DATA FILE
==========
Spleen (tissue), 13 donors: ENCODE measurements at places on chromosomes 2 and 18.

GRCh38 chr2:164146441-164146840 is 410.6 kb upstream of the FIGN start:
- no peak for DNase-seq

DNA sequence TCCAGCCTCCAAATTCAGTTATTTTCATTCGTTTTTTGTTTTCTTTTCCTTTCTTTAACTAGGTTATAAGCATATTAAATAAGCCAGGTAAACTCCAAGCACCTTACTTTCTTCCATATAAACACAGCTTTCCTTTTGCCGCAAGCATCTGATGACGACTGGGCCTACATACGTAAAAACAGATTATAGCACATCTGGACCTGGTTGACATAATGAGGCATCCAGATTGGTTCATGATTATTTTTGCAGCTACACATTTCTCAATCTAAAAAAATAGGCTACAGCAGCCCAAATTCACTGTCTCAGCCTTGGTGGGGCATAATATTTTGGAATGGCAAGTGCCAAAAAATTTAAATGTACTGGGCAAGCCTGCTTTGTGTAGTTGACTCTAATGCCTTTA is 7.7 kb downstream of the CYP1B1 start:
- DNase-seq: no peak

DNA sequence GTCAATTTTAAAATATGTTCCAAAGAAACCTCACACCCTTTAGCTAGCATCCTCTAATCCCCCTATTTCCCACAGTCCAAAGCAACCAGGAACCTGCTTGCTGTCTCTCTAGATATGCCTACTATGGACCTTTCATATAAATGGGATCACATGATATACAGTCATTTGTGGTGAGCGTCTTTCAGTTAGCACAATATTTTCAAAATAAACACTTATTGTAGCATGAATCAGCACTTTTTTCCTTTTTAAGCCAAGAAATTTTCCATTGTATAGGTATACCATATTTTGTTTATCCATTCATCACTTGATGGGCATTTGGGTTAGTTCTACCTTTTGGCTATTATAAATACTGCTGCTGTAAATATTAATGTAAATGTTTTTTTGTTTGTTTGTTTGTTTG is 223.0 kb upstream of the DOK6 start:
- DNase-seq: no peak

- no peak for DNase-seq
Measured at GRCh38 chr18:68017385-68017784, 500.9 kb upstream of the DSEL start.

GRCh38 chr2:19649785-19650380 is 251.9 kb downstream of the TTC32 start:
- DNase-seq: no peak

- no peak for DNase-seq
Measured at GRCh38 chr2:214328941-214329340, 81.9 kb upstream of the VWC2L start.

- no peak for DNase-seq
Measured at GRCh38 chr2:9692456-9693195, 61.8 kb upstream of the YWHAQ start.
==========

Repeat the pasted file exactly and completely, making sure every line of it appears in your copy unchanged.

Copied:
Spleen (tissue), 13 donors: ENCODE measurements at places on chromosomes 2 and 18.

GRCh38 chr2:164146441-164146840 is 410.6 kb upstream of the FIGN start:
- no peak for DNase-seq

DNA sequence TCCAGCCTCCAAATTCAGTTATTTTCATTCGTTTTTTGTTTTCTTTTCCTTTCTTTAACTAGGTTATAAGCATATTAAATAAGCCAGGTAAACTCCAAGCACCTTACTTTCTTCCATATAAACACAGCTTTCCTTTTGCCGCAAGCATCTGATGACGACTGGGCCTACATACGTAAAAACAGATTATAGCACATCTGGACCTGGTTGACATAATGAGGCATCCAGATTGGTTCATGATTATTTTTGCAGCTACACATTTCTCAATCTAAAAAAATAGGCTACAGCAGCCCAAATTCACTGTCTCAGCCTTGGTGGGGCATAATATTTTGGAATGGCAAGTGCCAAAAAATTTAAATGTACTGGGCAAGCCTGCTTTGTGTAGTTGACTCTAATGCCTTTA is 7.7 kb downstream of the CYP1B1 start:
- DNase-seq: no peak

DNA sequence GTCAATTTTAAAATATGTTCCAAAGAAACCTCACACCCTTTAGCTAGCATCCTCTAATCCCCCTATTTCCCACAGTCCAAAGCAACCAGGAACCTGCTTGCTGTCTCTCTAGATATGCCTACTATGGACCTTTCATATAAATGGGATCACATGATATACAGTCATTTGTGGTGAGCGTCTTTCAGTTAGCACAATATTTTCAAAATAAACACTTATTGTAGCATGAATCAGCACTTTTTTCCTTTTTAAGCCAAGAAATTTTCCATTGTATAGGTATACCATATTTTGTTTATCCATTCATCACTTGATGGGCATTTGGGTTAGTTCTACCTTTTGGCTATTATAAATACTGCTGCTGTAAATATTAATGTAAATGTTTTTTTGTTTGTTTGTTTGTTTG is 223.0 kb upstream of the DOK6 start:
- DNase-seq: no peak

- no peak for DNase-seq
Measured at GRCh38 chr18:68017385-68017784, 500.9 kb upstream of the DSEL start.

GRCh38 chr2:19649785-19650380 is 251.9 kb downstream of the TTC32 start:
- DNase-seq: no peak

- no peak for DNase-seq
Measured at GRCh38 chr2:214328941-214329340, 81.9 kb upstream of the VWC2L start.

- no peak for DNase-seq
Measured at GRCh38 chr2:9692456-9693195, 61.8 kb upstream of the YWHAQ start.